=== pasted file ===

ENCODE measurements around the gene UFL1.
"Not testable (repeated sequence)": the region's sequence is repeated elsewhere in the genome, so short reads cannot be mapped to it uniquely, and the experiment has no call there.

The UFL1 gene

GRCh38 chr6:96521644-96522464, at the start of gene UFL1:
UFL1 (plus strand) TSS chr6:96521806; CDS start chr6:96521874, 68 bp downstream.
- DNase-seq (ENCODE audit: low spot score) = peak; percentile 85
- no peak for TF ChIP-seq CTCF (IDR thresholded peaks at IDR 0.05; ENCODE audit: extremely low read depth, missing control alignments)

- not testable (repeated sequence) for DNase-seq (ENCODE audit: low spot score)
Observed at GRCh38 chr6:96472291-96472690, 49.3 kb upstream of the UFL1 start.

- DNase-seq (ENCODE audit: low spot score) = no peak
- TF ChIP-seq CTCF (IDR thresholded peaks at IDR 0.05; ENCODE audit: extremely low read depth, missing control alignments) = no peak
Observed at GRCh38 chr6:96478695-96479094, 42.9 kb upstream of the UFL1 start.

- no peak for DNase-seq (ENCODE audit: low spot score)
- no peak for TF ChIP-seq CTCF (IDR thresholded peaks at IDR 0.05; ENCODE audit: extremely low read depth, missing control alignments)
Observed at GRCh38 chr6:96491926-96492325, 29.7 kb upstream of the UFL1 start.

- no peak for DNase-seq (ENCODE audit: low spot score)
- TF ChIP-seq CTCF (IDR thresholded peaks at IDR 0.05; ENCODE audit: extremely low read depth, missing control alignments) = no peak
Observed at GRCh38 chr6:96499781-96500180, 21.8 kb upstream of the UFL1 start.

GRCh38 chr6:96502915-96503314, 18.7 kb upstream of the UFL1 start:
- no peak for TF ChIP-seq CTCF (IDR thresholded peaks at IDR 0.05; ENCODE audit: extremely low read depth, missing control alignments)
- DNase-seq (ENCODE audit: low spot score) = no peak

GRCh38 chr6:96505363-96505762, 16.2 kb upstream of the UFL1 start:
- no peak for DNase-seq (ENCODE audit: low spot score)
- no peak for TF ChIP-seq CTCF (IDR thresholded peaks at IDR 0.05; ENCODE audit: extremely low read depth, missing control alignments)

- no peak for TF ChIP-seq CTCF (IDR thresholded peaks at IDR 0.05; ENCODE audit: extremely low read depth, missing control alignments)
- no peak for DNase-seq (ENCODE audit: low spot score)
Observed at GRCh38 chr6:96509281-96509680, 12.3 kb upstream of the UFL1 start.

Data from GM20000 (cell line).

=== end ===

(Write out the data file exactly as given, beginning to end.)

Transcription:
ENCODE measurements around the gene UFL1.
"Not testable (repeated sequence)": the region's sequence is repeated elsewhere in the genome, so short reads cannot be mapped to it uniquely, and the experiment has no call there.

The UFL1 gene

GRCh38 chr6:96521644-96522464, at the start of gene UFL1:
UFL1 (plus strand) TSS chr6:96521806; CDS start chr6:96521874, 68 bp downstream.
- DNase-seq (ENCODE audit: low spot score) = peak; percentile 85
- no peak for TF ChIP-seq CTCF (IDR thresholded peaks at IDR 0.05; ENCODE audit: extremely low read depth, missing control alignments)

- not testable (repeated sequence) for DNase-seq (ENCODE audit: low spot score)
Observed at GRCh38 chr6:96472291-96472690, 49.3 kb upstream of the UFL1 start.

- DNase-seq (ENCODE audit: low spot score) = no peak
- TF ChIP-seq CTCF (IDR thresholded peaks at IDR 0.05; ENCODE audit: extremely low read depth, missing control alignments) = no peak
Observed at GRCh38 chr6:96478695-96479094, 42.9 kb upstream of the UFL1 start.

- no peak for DNase-seq (ENCODE audit: low spot score)
- no peak for TF ChIP-seq CTCF (IDR thresholded peaks at IDR 0.05; ENCODE audit: extremely low read depth, missing control alignments)
Observed at GRCh38 chr6:96491926-96492325, 29.7 kb upstream of the UFL1 start.

- no peak for DNase-seq (ENCODE audit: low spot score)
- TF ChIP-seq CTCF (IDR thresholded peaks at IDR 0.05; ENCODE audit: extremely low read depth, missing control alignments) = no peak
Observed at GRCh38 chr6:96499781-96500180, 21.8 kb upstream of the UFL1 start.

GRCh38 chr6:96502915-96503314, 18.7 kb upstream of the UFL1 start:
- no peak for TF ChIP-seq CTCF (IDR thresholded peaks at IDR 0.05; ENCODE audit: extremely low read depth, missing control alignments)
- DNase-seq (ENCODE audit: low spot score) = no peak

GRCh38 chr6:96505363-96505762, 16.2 kb upstream of the UFL1 start:
- no peak for DNase-seq (ENCODE audit: low spot score)
- no peak for TF ChIP-seq CTCF (IDR thresholded peaks at IDR 0.05; ENCODE audit: extremely low read depth, missing control alignments)

- no peak for TF ChIP-seq CTCF (IDR thresholded peaks at IDR 0.05; ENCODE audit: extremely low read depth, missing control alignments)
- no peak for DNase-seq (ENCODE audit: low spot score)
Observed at GRCh38 chr6:96509281-96509680, 12.3 kb upstream of the UFL1 start.

Data from GM20000 (cell line).